Friday, October 07, 2005

Lawrence of Arabia's Omega Chronograph

On Monday I wrote to Omega asking if they could tell me more about T.E. Lawrence's (Lawrence of Arabia) Omega chronograph. Obviously, such a watch would be a prime candidate for the Famous Watches list if one could find, these days, a similar watch or one from the same series.

My question was forwarded from Omega Customer Service to the Omega Museum. This is the reply from Jean-Luc Miranda of the Omega Museum:


Dear Mr. Dennis,

Here is the full description of this famous time piece (#2885 in our Museum Inventory). This text is self-explanatory.

Lawrence of Arabia aviator chronograph-wristwatch, 1915: This watch of exceptional historical interest was worn by Thomas Edward Lawrence, British archaeologist, officer and writer, called Lawrence of Arabia (1888-1935). Animating a rebellion against Turkey from 1916 to 1918, he freed the Arabic Middle East countries. Caseback engraved with an "A" (Aviation) and the "Broad Arrow", symbols of the British army in which Lawrence firstly served in 1914, as an interpreter and second lieutenant, and a second time incognito upon his return from Arabia on August 30, 1922 under the name of John Hume Rossas, as a mechanic with the Royal Air Force. He enlisted a third time on February 23, 1923 changing his pseudonym to T. E. Shaw, which is why the guarantee slip dated April 18, 1933 (issued after a revision) included with this chronograph is made out in the name of T.E. Shaw and not in the name of the writer of the Seven Pillars of Wisdom.

Calibre 18''' SO PB CHRO, enamel dial, 1/5-second minute track, hollow Arabic numerals with inner 13-24 in red small seconds at nine o'clock, 15-minute totalizer at 3 o'clock, blued steel Empire hands, lentil-shaped 925 sterling silver case with red gilt mono-pushbutton at 6 o'clock, caseback with hinge, Louis XV crown, curved loops, sewn "two leather straps" bracelet, silver buckle (ref. 568.18)

The serial number 4'428'513 shown on its movement identifies this chronograph wristwatch as ordered on September 23, 1915 by France or one of its colonies, while the serial number 4'789'732 on its caseback refers to a standard 17'''hunting type pocket watch ordered on September 1912 by the agent Joseph Sewill of Liverpool! The caseback interior was enlarged by hand in order to fit the case-middle size of the 18''' chronograph. Its dust-protective double back cover was eliminated to allow this replacement back, flatter than the original one, to snap when closing.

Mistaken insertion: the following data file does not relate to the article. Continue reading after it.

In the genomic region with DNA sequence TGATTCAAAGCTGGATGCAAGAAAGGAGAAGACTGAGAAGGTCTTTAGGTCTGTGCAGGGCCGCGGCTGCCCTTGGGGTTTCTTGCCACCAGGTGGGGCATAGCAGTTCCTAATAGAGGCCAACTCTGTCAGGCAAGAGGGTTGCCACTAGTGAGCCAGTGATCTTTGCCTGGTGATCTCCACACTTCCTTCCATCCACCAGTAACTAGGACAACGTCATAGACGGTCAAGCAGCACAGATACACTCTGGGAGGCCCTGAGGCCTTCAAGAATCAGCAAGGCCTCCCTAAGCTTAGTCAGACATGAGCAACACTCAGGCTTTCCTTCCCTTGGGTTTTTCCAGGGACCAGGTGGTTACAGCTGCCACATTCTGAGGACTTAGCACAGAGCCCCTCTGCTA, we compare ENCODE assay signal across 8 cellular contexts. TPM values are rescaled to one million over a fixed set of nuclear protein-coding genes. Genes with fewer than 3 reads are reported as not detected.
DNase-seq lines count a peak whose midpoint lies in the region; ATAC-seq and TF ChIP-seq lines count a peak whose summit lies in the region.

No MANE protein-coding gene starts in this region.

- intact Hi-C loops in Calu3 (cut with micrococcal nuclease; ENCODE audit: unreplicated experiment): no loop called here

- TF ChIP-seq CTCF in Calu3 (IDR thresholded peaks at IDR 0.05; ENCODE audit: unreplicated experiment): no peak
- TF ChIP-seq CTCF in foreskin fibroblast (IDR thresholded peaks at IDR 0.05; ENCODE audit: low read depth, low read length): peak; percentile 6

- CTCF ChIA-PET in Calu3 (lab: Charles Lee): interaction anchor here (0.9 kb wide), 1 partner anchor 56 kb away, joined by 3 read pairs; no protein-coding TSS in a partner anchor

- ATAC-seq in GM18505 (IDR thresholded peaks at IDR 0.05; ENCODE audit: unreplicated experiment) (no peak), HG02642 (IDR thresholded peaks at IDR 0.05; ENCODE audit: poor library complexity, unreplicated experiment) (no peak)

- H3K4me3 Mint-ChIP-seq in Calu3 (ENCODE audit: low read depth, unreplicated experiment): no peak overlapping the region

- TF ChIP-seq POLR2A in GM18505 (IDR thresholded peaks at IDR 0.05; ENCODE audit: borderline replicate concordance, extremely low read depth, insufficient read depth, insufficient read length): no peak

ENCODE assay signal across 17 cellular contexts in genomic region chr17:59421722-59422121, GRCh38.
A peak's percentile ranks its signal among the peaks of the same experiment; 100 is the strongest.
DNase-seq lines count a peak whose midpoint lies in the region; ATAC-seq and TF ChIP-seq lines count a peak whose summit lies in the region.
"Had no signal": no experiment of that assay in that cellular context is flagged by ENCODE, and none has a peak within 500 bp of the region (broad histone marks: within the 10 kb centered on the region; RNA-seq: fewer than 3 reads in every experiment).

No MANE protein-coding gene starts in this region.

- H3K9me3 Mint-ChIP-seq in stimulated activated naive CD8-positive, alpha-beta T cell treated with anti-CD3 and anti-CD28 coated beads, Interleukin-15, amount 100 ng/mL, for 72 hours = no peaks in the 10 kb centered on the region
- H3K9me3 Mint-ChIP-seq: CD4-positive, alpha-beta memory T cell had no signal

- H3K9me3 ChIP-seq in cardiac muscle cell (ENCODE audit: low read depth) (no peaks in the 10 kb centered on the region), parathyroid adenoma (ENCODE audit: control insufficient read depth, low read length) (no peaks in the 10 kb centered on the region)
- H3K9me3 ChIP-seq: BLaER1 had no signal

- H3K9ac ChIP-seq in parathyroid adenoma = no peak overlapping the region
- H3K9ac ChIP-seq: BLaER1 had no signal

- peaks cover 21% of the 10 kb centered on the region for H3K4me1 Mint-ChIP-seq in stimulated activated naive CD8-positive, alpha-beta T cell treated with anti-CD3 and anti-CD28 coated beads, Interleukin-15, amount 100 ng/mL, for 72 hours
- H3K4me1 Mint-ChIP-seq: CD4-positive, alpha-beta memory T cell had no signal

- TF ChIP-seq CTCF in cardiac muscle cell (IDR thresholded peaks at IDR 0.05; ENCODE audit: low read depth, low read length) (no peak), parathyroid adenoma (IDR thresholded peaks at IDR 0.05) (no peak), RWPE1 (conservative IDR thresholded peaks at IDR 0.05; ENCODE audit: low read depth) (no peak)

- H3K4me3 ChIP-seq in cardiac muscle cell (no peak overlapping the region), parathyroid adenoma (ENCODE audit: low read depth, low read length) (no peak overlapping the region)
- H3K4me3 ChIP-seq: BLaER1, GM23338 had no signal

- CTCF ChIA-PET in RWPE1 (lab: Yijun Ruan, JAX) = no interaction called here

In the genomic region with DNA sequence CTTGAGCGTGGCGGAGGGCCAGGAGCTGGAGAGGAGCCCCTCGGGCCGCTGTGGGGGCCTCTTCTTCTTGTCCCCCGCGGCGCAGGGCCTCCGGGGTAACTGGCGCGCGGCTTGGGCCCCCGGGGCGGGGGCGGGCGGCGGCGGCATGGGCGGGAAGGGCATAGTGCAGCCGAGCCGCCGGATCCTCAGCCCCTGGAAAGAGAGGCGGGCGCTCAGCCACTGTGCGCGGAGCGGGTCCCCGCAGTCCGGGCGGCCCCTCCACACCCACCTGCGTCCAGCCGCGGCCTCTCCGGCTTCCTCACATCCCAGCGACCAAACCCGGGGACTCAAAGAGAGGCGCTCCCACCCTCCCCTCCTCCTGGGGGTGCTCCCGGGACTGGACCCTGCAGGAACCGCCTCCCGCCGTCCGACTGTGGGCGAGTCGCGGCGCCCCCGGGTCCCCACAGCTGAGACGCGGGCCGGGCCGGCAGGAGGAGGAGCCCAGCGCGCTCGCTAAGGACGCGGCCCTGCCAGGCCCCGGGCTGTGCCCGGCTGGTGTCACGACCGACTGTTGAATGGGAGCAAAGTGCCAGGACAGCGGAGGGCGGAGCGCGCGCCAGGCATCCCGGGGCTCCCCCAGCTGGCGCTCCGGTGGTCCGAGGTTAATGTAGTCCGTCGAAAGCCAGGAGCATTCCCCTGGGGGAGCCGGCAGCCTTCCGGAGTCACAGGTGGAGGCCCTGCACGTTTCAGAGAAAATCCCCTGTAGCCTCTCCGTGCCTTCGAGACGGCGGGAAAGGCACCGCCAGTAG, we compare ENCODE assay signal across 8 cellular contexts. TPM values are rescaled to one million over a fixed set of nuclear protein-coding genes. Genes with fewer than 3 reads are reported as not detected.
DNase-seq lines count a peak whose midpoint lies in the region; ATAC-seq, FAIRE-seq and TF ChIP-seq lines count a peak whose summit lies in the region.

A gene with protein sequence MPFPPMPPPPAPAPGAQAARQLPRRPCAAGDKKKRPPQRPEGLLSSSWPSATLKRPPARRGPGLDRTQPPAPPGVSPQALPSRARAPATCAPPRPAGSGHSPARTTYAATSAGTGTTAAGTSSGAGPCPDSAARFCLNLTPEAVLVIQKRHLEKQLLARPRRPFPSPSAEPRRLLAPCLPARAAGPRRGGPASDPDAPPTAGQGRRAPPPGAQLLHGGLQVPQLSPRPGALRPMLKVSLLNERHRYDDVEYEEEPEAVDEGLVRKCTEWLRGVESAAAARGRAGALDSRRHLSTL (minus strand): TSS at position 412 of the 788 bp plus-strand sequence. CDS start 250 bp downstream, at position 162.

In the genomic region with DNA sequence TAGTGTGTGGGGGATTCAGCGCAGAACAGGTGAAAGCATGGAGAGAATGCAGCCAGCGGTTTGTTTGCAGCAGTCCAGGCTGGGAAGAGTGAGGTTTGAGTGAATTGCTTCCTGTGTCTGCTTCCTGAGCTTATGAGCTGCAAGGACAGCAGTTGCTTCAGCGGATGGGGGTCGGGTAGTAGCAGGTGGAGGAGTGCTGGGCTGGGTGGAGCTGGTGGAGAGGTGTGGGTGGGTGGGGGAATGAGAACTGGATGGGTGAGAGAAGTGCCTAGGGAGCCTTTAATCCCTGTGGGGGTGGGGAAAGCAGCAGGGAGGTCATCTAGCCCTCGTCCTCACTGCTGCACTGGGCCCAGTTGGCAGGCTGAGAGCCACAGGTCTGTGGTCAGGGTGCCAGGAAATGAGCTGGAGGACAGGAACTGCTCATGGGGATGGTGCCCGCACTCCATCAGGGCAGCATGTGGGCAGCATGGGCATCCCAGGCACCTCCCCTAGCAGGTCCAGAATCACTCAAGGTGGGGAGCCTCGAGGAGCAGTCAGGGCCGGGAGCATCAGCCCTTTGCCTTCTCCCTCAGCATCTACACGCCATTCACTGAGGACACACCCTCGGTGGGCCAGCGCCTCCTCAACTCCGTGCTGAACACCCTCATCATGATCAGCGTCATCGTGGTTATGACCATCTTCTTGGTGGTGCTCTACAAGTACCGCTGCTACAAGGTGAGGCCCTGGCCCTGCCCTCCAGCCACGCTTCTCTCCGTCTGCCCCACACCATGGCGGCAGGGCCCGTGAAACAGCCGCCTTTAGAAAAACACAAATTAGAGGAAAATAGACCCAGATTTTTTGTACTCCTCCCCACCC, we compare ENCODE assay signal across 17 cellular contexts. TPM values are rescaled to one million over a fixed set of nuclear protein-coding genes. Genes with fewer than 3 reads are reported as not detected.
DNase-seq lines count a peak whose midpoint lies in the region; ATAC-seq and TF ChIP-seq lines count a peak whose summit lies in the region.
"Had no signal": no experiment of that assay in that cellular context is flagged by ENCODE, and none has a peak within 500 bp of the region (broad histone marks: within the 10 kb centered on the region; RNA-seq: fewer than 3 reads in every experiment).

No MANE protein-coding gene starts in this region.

Consequently three corresponding riddles remain unsolved:

1. When, how and why this chronograph wristwatch supplied to France or one of its colonies reached the hands of a British army agent?

2. When, how and why was the original caseback replaced by one of another model?

3. When, how and why was it engraved not with the symbols of the Royal Air Force at that time (Initials AM for Air Ministry with a crown on top) but with those of the Royal Flying Corps established on April 13, 1912 and replaced by the RAF on April 1, 1918?

Thanks for your confidence in our products and best regards.

Jean-Luc Miranda

OMEGA Museum (Vintage Information)


In terms of hunting down related watches, it doesn't give me much more to go on (at least not to my amateurish skills), but it's certainly interesting reading in its own right. If I get my gumption up this weekend (and finish getting packed for London), I'll write Mssr Miranda with some follow-up questions.

Currently wearing a totally non-famous, 2005 Seiko Superior 5 in PVD, model SNZ443K1. Hey, I can't be absolutely fabuluous all the time and it's Friday. And it's a dang cool watch for the money.


Current Mood: contemplative, cold finally fading

Wednesday, October 05, 2005

Astronaut Has Landed

[photo courtesy of previous owner]

It's been a hectic week at work, what with still nursing the won't-die cold and getting things in order before my vacation to London.

But today the Astronaut I won on eBay arrived. It's in great shape, and very funky. At first I thought it was running slow, but it was probably just a case of me not being used to how to set it accurately given some of the eccentricities of its hacking mechanism. Basically, the little lever on the back has a tendency to nudge the watch hands if you're not too gentle when you push it back in. I've reset the time and it seems to be running accurately now. We'll find out in the morning for sure, as I plan to wear it to work tomorrow.

I'm pretty pleased with it, especially since not only is it just plain cool, but it fits my Famous Watches theme from many angles.

What to get next...

A good vintage Seiko 6139 that deservedly holds a place on the famous watch list?

Or should I try to win the Hamilton Odyssee 2001 watch for sale on eBay. No, it's not horologically significant, and it would be a stretch to make it fit in the famous category, but it is cool looking and rare. Okay, I could make an exception if it's cheap enough, but otherwise I should focus on my core theme.

Keeping an eye out for a good 6139, and maybe something exciting will be found in London...


Current Mood: Farkin cold, still sniffly

Saturday, October 01, 2005

Astronaut Won!

Woo hoo!

Just won an auction for a near mint 1969 Accutron Astronaut on eBay. Wish I could post pictures here [edit: since moving from LiveJournal to Blogspot, I can]. The price of $535 (plus $4 shipping) might have been at the higher end (although I've certainly seen higher), but it comes with the original box, hang tag, and strap, which add to the value.

Can't wait to see it in person. Hopefully it will arrive before Michiko and I head off on vacation to London on 10/10.

I'm also bidding on a 1969 Omega Speedmaster, but I'll doubt I'll win that, as they seem to be closing in the $1200 range, which is more than I bid.

Still nursing my cold, but otherwise feeling lucky.


Current Mood: bouncy